I thought wuthering heights was a big easier on the V4 bench. Further, the design improved with an LED display that allows climbers to light up problems, making the holds easier to see.
I'm planning my next 5 weeks in a different gym and I'm thinking on adding some exercises in a moon/systems board to work some skills that can't find in gym's boulder problems (mainly related to some high body-tension movements), Search for anything with 'easy', 'V3', 'warm up' or '6a' on the Moonboard 2016 setup and you'll find almost 100 problems, difficulty varies but generally not too far off V3.
Klingon Easy, Saltedblocks (you can tick Burning Senders at the same time because it eliminates the Gaston sucker hold), Bitter. This makes sense, as lots of them are tiny little desperates! Feel free to hit me up.
The Moonboard rating system, specifically on the older, benchmark problems that I preferred, felt hard in comparison to gym problems and more accurately reflected outdoor climbing.
Once you can do the moves with open feet, start taking the extras away. I’ll stop there because, while these problems are obviously hard, they’re probably also rubbish and will clutter up the app. How about the hardest?! To speed things up for you, your order may be split into multiple partial shipments. H10, E10, C13. Your email address will not be published. To me the symmetry around column F (the central column) suggests that the centre of the board isn’t just popular because of the holds used there, if this was the case I’d expect to see more noise around these central columns as climbers followed their preferred holds.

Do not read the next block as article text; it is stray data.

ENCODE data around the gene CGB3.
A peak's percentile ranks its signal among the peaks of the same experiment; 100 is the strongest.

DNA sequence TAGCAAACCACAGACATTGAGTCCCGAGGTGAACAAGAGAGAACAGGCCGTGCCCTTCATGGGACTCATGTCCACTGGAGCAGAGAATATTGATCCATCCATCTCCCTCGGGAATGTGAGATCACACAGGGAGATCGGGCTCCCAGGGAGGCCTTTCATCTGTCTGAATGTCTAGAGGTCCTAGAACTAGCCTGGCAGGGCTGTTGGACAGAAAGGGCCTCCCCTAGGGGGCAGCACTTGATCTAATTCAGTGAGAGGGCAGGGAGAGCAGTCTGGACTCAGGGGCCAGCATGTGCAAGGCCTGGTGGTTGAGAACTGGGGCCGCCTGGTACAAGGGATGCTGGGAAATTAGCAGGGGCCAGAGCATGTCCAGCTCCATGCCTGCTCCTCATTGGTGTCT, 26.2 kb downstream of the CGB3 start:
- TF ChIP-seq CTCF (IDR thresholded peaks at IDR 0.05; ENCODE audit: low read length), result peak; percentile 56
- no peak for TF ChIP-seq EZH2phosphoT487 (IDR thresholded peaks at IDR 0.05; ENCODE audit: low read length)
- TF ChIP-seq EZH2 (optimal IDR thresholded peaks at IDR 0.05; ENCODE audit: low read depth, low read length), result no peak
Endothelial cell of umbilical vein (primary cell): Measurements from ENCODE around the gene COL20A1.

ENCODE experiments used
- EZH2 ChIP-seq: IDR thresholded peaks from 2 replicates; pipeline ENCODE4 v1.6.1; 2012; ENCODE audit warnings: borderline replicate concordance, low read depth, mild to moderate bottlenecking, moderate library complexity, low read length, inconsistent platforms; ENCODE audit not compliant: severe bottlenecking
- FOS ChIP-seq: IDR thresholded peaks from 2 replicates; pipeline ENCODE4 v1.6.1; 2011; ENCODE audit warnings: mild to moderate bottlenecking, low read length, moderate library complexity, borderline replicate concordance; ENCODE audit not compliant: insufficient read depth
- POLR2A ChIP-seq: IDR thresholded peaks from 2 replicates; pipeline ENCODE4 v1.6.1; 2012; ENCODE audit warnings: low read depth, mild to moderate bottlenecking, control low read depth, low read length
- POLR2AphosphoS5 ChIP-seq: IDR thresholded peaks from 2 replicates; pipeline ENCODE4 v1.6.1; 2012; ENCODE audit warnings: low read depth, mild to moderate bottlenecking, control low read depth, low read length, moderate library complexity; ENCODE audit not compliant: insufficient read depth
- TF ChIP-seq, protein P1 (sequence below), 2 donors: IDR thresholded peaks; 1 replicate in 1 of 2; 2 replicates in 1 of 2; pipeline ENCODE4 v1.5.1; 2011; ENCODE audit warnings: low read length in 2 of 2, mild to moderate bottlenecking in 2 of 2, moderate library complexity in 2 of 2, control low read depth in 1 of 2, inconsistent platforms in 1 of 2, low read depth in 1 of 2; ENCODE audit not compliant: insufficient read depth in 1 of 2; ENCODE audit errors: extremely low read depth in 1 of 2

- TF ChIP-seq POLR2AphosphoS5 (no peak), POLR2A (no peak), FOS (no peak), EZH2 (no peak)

Really looking for some of the easiest problems just to start the board. I’ll stop there, because while these problems are obviously hard, they’re probably also rubbish and will clutter up the app. If you’ve got any thoughts for cool analysis we could do with this data or questions about this piece, then you can leave a comment below or drop us an email. Something cool you could do is measure the average length of moves using the position of each hold.